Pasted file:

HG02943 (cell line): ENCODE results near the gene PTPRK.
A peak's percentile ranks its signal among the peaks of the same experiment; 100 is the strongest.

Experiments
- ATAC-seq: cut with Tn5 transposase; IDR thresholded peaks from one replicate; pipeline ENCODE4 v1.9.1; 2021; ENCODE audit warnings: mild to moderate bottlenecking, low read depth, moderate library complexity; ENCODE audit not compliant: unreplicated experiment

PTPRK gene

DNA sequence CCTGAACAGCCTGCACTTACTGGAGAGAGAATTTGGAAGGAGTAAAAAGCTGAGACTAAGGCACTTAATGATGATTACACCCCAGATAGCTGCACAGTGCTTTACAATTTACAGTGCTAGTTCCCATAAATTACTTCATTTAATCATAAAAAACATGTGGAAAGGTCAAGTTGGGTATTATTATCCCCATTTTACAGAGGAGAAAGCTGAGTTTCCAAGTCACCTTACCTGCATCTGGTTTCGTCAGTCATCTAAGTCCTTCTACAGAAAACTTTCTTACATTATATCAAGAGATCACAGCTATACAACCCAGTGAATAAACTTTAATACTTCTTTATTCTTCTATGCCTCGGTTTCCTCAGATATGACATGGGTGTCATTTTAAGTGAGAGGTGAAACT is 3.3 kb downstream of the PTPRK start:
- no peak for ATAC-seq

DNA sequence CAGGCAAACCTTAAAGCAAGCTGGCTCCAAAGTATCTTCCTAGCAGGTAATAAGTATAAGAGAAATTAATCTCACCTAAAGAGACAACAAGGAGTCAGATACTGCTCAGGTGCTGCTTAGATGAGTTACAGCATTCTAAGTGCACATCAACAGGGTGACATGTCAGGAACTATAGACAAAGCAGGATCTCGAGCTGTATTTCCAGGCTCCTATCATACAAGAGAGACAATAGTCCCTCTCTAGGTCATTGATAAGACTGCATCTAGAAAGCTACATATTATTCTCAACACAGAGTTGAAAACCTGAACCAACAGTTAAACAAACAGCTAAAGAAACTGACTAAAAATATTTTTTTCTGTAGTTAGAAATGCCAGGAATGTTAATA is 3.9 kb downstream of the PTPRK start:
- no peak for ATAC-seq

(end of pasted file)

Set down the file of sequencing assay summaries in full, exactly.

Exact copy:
HG02943 (cell line): ENCODE results near the gene PTPRK.
A peak's percentile ranks its signal among the peaks of the same experiment; 100 is the strongest.

Experiments
- ATAC-seq: cut with Tn5 transposase; IDR thresholded peaks from one replicate; pipeline ENCODE4 v1.9.1; 2021; ENCODE audit warnings: mild to moderate bottlenecking, low read depth, moderate library complexity; ENCODE audit not compliant: unreplicated experiment

PTPRK gene

DNA sequence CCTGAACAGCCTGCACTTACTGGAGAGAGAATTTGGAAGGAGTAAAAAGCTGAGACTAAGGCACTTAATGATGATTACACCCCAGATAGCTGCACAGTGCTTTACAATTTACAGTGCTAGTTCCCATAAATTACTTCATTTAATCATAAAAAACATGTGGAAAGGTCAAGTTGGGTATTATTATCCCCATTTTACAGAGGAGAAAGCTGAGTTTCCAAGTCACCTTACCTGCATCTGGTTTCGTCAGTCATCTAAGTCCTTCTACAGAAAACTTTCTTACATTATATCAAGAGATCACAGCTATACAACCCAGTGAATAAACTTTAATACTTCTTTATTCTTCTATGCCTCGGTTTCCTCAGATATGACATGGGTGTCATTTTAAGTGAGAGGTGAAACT is 3.3 kb downstream of the PTPRK start:
- no peak for ATAC-seq

DNA sequence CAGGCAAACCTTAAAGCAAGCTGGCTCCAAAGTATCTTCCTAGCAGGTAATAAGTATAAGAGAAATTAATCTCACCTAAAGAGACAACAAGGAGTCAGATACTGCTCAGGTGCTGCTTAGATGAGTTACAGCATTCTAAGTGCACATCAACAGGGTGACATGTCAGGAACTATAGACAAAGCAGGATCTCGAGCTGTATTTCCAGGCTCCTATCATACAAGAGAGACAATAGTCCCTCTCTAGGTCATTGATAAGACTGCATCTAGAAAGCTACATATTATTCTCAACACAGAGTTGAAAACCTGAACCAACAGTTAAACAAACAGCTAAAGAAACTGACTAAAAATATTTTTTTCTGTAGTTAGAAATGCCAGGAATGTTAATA is 3.9 kb downstream of the PTPRK start:
- no peak for ATAC-seq